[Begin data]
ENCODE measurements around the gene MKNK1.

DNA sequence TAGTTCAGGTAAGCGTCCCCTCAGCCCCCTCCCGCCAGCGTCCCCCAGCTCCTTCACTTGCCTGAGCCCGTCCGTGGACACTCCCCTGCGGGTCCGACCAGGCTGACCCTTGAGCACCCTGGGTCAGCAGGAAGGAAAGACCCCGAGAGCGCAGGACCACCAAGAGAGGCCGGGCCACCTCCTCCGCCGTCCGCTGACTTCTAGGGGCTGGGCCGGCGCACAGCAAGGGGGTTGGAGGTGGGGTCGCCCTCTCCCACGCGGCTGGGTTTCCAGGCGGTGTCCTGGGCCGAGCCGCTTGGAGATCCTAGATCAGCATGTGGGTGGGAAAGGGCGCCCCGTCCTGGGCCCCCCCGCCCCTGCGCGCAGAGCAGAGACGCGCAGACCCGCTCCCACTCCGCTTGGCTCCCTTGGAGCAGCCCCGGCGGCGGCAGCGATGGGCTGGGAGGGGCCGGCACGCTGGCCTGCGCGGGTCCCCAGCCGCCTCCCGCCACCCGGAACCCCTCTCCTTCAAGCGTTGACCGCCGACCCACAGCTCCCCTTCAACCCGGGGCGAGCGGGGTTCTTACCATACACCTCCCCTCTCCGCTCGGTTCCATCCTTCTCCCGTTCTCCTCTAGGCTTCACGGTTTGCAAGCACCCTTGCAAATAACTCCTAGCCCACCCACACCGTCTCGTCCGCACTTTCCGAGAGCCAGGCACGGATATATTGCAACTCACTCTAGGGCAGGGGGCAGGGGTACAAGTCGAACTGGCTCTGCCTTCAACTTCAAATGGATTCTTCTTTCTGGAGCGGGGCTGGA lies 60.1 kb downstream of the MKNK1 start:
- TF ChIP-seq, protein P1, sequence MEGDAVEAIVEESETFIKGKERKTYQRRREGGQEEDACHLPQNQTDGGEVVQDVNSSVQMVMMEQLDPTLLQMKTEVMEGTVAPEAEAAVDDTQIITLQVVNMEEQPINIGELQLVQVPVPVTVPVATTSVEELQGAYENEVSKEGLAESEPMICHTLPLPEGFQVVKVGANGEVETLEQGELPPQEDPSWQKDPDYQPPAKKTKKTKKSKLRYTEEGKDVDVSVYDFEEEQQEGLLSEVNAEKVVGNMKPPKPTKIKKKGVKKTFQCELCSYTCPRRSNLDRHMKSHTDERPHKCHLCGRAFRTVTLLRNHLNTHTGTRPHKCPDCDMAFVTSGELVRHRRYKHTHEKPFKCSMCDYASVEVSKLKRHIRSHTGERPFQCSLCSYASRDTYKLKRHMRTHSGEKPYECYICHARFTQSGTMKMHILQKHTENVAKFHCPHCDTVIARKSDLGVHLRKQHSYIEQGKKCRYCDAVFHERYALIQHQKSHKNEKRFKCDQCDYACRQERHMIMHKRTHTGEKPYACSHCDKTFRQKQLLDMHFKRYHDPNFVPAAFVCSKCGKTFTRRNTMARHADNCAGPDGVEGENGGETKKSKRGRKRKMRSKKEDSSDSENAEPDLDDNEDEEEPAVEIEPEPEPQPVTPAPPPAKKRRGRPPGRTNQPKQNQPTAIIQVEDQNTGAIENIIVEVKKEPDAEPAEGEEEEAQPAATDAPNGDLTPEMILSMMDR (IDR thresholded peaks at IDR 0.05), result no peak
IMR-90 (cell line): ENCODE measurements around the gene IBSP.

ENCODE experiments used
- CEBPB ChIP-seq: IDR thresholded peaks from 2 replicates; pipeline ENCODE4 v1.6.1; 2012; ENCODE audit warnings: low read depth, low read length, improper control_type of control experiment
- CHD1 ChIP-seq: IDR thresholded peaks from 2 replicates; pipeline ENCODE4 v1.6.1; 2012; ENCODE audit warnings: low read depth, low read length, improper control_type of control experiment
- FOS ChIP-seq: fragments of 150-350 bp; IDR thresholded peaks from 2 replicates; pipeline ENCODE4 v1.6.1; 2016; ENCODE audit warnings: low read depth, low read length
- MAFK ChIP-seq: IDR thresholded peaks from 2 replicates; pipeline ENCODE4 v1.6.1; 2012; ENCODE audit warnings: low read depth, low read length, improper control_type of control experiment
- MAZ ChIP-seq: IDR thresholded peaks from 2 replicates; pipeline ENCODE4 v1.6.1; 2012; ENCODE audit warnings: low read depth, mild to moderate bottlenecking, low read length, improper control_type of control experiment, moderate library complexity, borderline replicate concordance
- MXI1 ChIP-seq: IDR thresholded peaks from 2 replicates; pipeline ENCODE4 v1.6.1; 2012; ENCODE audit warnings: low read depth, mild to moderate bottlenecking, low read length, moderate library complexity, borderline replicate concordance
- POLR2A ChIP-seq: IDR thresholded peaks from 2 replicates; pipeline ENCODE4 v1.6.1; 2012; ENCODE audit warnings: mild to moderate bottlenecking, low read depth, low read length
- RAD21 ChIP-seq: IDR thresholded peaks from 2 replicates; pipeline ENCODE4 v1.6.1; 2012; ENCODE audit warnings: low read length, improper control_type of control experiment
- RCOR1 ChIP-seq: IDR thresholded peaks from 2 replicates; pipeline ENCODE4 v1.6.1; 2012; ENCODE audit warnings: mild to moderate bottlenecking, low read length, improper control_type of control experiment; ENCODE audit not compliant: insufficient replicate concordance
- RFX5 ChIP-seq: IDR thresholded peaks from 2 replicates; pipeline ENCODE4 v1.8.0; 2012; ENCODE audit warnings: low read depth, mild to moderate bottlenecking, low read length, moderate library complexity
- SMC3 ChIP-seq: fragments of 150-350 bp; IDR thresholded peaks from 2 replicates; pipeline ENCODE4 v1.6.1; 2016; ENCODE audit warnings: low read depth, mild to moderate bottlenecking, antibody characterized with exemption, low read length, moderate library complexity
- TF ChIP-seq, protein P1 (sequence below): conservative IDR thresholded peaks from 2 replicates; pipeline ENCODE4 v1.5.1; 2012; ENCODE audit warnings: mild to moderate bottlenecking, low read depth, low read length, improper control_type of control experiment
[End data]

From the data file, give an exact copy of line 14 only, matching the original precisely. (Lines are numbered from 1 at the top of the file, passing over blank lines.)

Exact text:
- RCOR1 ChIP-seq: IDR thresholded peaks from 2 replicates; pipeline ENCODE4 v1.6.1; 2012; ENCODE audit warnings: mild to moderate bottlenecking, low read length, improper control_type of control experiment; ENCODE audit not compliant: insufficient replicate concordance